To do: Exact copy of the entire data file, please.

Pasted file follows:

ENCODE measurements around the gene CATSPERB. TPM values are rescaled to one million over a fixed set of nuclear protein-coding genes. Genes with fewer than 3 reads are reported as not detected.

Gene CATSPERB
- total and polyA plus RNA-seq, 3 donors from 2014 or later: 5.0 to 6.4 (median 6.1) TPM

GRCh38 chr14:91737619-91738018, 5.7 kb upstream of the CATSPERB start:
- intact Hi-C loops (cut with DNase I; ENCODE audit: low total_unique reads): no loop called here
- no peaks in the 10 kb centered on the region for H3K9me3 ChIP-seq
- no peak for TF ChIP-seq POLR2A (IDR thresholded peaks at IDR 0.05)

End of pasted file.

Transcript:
ENCODE measurements around the gene CATSPERB. TPM values are rescaled to one million over a fixed set of nuclear protein-coding genes. Genes with fewer than 3 reads are reported as not detected.

Gene CATSPERB
- total and polyA plus RNA-seq, 3 donors from 2014 or later: 5.0 to 6.4 (median 6.1) TPM

GRCh38 chr14:91737619-91738018, 5.7 kb upstream of the CATSPERB start:
- intact Hi-C loops (cut with DNase I; ENCODE audit: low total_unique reads): no loop called here
- no peaks in the 10 kb centered on the region for H3K9me3 ChIP-seq
- no peak for TF ChIP-seq POLR2A (IDR thresholded peaks at IDR 0.05)